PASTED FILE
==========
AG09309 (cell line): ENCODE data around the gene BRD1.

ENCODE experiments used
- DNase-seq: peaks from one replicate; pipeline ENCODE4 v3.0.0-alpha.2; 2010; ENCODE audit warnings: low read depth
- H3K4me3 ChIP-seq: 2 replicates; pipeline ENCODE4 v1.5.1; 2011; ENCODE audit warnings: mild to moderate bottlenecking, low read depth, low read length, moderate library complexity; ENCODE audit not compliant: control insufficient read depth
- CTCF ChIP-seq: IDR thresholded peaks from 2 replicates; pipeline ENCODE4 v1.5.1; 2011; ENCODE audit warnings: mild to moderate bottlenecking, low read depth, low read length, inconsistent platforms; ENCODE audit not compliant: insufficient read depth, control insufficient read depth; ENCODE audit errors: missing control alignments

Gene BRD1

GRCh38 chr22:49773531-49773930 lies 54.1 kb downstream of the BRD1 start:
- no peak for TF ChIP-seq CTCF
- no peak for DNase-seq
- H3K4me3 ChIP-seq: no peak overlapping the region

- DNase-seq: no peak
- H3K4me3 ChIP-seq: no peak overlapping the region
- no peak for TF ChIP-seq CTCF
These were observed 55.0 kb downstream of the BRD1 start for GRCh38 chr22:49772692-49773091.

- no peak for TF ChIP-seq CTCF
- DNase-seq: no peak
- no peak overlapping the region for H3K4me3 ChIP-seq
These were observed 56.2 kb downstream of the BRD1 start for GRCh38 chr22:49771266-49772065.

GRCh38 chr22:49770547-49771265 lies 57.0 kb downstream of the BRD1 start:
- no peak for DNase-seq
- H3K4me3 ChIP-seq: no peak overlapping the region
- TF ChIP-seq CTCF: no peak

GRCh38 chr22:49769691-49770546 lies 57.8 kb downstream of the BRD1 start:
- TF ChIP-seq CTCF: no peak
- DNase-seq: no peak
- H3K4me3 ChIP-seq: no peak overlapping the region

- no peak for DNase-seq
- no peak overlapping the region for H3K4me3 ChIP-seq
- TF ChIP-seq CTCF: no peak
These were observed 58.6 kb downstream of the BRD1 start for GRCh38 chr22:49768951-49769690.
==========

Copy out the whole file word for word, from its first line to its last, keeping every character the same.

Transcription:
AG09309 (cell line): ENCODE data around the gene BRD1.

ENCODE experiments used
- DNase-seq: peaks from one replicate; pipeline ENCODE4 v3.0.0-alpha.2; 2010; ENCODE audit warnings: low read depth
- H3K4me3 ChIP-seq: 2 replicates; pipeline ENCODE4 v1.5.1; 2011; ENCODE audit warnings: mild to moderate bottlenecking, low read depth, low read length, moderate library complexity; ENCODE audit not compliant: control insufficient read depth
- CTCF ChIP-seq: IDR thresholded peaks from 2 replicates; pipeline ENCODE4 v1.5.1; 2011; ENCODE audit warnings: mild to moderate bottlenecking, low read depth, low read length, inconsistent platforms; ENCODE audit not compliant: insufficient read depth, control insufficient read depth; ENCODE audit errors: missing control alignments

Gene BRD1

GRCh38 chr22:49773531-49773930 lies 54.1 kb downstream of the BRD1 start:
- no peak for TF ChIP-seq CTCF
- no peak for DNase-seq
- H3K4me3 ChIP-seq: no peak overlapping the region

- DNase-seq: no peak
- H3K4me3 ChIP-seq: no peak overlapping the region
- no peak for TF ChIP-seq CTCF
These were observed 55.0 kb downstream of the BRD1 start for GRCh38 chr22:49772692-49773091.

- no peak for TF ChIP-seq CTCF
- DNase-seq: no peak
- no peak overlapping the region for H3K4me3 ChIP-seq
These were observed 56.2 kb downstream of the BRD1 start for GRCh38 chr22:49771266-49772065.

GRCh38 chr22:49770547-49771265 lies 57.0 kb downstream of the BRD1 start:
- no peak for DNase-seq
- H3K4me3 ChIP-seq: no peak overlapping the region
- TF ChIP-seq CTCF: no peak

GRCh38 chr22:49769691-49770546 lies 57.8 kb downstream of the BRD1 start:
- TF ChIP-seq CTCF: no peak
- DNase-seq: no peak
- H3K4me3 ChIP-seq: no peak overlapping the region

- no peak for DNase-seq
- no peak overlapping the region for H3K4me3 ChIP-seq
- TF ChIP-seq CTCF: no peak
These were observed 58.6 kb downstream of the BRD1 start for GRCh38 chr22:49768951-49769690.